One is a piano to bring music and harmony. The other is a good old table in the kitchen, to serve as the centrepiece of sharing, caring, love, laughter, and gatherings of family and friends…
Many years ago, I bought a battered oak table from one of those second-hand shops whose wares spill out onto the pavement. It wasn’t much to look at, and once I’d hauled it home, and our puppy had gnawed lovingly at one or two of the legs, it looked even less prepossessing.
I grew up with two kitchen tables. One had a table top of solid South African pine, and the other was topped with grey Formica. At those tables, we ate breakfast, lunch and supper as a family. At those tables, I baked with my mother and my grandmother.
My parents sat there once a month to do the household budget, trying desperately to draw blood from a stone, as one does. I even remember having a small birthday party around one of those tables.
It’s not home unless it has two things: a piano and a kitchen table
So for me, it’s not home unless it has two things: a piano and a kitchen table. I’d had the piano for a while, and now I finally had a kitchen table.
But it never really fitted into my old kitchen – not properly. The room was too narrow to cope with a central table, so it ended up against a wall. And each morning my daughters ate their breakfast there before school, which was fine, but it always felt like it was in the way, somehow.
After my divorce, however, despite being in a much smaller house and kitchen, the table finally found its rightful space. I have a fully functioning lounge and dining room, yet the kitchen seems to be the place everyone congregates in.
Friends or family come over, we make tea, and unless there are just too many people to fit into the room, we end up at the table. If I throw a party, half the people will be found in the kitchen, gathered around the table.
My children and I eat breakfast, lunch and supper there. It’s the place we meet every day to catch up, connect, share our stories from the day, have a laugh, and sometimes a cry.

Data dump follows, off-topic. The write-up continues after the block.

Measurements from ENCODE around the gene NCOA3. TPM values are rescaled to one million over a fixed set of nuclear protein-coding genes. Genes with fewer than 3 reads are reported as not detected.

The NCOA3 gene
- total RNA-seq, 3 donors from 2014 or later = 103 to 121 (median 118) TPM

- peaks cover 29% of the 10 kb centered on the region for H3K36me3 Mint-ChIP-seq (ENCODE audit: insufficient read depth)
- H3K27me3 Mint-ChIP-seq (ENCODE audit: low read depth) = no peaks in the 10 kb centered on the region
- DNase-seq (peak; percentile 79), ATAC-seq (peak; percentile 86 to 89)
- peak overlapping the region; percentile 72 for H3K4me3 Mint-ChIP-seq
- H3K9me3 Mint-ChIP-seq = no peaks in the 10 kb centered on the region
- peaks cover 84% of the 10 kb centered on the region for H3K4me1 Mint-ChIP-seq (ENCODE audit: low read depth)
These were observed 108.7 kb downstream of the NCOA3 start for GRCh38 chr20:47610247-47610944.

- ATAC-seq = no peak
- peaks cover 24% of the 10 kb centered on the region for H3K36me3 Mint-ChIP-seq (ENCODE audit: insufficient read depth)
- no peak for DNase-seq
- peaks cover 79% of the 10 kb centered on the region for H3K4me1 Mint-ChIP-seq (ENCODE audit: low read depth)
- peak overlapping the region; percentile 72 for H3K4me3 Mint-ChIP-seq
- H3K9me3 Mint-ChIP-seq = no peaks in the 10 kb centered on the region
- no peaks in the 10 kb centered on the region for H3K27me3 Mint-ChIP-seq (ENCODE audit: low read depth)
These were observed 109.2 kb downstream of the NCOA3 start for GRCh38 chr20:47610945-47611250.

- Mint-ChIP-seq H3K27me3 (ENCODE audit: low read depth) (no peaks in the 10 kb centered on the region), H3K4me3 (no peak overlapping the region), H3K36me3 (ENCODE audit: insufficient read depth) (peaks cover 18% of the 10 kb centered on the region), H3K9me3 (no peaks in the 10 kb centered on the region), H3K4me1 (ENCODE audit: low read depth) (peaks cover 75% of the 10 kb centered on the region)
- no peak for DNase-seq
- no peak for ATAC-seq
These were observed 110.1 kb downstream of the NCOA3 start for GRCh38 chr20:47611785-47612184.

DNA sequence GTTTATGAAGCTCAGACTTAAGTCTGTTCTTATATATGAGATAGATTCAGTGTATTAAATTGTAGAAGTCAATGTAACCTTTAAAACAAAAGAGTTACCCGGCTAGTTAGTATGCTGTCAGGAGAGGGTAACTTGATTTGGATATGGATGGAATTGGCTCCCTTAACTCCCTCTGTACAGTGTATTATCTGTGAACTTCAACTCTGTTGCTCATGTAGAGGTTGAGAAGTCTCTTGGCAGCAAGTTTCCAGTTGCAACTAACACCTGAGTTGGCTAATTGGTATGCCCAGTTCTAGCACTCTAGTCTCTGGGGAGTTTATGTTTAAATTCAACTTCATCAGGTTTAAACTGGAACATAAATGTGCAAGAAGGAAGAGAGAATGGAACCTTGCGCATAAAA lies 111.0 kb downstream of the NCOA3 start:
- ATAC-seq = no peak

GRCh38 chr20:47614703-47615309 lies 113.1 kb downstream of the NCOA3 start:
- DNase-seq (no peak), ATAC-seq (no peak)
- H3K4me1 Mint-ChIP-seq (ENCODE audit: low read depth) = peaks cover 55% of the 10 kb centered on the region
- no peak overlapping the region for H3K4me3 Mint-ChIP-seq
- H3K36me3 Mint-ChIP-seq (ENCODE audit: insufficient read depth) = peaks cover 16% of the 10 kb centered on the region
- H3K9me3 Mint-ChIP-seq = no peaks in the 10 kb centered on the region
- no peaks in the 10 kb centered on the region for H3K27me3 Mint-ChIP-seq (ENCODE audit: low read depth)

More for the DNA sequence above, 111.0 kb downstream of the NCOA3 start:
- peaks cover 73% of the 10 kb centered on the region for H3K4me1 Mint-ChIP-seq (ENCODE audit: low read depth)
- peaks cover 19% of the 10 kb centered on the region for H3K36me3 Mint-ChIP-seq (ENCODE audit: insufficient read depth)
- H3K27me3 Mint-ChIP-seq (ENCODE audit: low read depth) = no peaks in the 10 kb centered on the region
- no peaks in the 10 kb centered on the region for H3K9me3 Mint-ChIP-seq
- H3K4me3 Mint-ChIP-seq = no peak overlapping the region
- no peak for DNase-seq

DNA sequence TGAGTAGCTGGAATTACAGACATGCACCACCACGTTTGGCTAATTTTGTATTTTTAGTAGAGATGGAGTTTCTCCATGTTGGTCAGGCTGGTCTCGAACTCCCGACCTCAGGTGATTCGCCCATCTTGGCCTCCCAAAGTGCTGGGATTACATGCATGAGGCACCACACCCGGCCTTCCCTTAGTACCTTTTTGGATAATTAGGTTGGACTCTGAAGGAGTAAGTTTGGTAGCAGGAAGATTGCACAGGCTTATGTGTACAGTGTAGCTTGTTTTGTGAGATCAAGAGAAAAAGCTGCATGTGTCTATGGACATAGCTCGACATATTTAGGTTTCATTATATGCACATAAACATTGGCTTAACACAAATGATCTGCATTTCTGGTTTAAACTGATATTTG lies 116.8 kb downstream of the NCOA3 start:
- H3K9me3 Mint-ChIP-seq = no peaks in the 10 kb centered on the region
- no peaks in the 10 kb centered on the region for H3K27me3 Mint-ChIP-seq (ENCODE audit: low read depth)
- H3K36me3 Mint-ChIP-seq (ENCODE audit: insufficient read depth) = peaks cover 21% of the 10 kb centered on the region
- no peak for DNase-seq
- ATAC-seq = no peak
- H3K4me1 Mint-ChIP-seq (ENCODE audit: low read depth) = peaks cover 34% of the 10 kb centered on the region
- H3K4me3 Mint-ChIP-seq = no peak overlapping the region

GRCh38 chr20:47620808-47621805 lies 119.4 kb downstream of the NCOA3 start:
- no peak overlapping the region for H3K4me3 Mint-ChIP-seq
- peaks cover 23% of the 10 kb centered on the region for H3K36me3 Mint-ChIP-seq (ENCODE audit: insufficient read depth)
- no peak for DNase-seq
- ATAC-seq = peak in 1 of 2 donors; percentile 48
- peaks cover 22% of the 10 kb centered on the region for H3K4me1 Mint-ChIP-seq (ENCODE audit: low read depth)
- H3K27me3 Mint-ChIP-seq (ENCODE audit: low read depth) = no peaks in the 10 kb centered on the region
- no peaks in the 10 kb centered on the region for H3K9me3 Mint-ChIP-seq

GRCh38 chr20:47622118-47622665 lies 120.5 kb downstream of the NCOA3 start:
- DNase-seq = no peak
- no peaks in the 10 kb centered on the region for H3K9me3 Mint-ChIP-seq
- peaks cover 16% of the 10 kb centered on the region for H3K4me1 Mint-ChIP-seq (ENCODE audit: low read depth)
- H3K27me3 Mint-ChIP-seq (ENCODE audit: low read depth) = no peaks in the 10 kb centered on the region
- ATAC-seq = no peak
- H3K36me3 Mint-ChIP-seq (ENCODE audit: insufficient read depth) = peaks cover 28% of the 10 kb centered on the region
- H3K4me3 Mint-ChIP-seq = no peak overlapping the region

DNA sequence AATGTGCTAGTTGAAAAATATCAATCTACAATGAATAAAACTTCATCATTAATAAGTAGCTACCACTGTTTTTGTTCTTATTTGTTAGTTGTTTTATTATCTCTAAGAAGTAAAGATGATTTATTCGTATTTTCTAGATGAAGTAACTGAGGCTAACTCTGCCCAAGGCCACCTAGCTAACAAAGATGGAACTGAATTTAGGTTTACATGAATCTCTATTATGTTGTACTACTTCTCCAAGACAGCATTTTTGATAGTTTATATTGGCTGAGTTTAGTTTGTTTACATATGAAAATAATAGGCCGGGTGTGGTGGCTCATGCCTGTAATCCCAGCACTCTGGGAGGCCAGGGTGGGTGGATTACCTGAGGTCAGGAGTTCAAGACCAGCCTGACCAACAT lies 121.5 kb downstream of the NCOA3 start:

It’s the place we meet every day to catch up, connect, share our stories from the day, have a laugh, and sometimes a cry…
One of my closest friends comes to stay whenever he’s in Johannesburg, and we’ve spent many an evening at my table, making terrible puns, trying to figure out life’s mysteries, solving the world’s problems, listening to music we’ve discovered, falling down YouTube rabbit holes… just hanging out and being friends.
Other friends have ended up staying for breakfast or dinner, when they’d just popped over for a quick tea. It’s the table, I tell you – it has nothing to do with my cooking. And even my children’s friends end up around that table. Many a sleepover has ended there, as teenage girls gulp down coffee and hoover up enough pancakes and bacon to feed a small country.
That table has heard its share of heartbreak and happiness. It’s held cups of coffee, and tins of shortbread, and roast dinners and chocolate cake. It’s been a makeshift desk when it’s too cold to go out to my office. It’s been carted outside on balmy summer evenings when eating inside felt disrespectful to the splendour of the night sky.
At one stage in the past couple of years I felt very un-tethered, very uncertain that I would even be able to have a home of my own, wracked with anxiety over where my children and I would be living. So sometimes, when I’m alone, I’ll take a big mug of tea to the table and just sit there by myself, pondering how lucky I am to have this table, in this kitchen, in this home – a situation for which I am grateful every day.